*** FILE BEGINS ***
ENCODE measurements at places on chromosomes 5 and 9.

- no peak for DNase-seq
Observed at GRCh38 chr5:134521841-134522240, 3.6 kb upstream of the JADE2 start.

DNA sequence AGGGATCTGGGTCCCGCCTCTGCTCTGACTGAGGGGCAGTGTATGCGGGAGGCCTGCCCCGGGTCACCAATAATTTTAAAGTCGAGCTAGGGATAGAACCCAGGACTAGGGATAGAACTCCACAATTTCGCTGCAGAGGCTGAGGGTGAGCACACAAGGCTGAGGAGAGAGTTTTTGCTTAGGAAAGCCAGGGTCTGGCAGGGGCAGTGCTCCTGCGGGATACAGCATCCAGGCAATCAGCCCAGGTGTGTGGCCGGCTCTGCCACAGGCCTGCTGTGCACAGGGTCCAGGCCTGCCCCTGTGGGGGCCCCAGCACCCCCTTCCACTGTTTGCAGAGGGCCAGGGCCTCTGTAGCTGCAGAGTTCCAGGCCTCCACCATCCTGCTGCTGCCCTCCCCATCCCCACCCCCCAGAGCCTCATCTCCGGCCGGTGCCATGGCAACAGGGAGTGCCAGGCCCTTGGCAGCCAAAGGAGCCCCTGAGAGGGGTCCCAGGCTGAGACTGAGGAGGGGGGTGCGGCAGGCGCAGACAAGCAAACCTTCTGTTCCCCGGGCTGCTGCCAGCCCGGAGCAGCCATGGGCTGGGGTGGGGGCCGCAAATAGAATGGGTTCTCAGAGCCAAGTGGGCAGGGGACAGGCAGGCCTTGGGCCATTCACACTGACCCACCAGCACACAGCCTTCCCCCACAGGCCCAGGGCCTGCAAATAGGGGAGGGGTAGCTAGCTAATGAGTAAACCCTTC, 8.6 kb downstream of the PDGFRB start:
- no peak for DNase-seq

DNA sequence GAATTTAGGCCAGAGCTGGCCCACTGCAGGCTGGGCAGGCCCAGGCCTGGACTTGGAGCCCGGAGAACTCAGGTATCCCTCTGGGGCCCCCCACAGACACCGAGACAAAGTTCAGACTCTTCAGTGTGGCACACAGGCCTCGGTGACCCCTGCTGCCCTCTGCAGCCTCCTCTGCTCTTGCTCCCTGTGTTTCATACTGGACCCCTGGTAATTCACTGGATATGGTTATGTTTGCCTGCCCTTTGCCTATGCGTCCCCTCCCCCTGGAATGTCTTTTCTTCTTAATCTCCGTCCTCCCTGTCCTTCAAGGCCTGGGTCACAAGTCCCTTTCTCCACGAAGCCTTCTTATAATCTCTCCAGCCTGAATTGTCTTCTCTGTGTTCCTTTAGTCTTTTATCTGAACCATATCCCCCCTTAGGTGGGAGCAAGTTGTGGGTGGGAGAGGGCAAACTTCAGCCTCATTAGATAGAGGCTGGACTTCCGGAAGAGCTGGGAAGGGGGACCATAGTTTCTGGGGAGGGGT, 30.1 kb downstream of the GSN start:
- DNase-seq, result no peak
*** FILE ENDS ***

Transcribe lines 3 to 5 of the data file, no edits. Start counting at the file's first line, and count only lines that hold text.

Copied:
Observed at GRCh38 chr5:134521841-134522240, 3.6 kb upstream of the JADE2 start.

DNA sequence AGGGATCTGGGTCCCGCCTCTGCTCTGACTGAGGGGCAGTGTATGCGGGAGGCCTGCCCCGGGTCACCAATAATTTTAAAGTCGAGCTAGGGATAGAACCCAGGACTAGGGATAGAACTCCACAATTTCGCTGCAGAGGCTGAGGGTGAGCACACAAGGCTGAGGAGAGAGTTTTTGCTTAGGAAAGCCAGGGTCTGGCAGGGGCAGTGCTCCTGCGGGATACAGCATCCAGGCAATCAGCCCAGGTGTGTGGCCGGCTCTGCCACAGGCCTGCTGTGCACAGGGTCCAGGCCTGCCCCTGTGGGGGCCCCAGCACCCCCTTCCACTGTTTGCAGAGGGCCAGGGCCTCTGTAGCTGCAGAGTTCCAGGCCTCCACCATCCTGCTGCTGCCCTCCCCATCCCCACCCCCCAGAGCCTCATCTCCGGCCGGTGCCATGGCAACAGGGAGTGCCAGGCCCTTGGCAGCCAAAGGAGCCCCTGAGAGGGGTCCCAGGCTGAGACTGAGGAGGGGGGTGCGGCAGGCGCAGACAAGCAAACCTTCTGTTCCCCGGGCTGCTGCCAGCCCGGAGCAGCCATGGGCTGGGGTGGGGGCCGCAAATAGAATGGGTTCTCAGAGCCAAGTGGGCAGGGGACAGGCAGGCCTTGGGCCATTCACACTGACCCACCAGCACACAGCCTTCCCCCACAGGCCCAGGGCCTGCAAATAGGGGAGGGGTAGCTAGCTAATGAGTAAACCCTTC, 8.6 kb downstream of the PDGFRB start:
- no peak for DNase-seq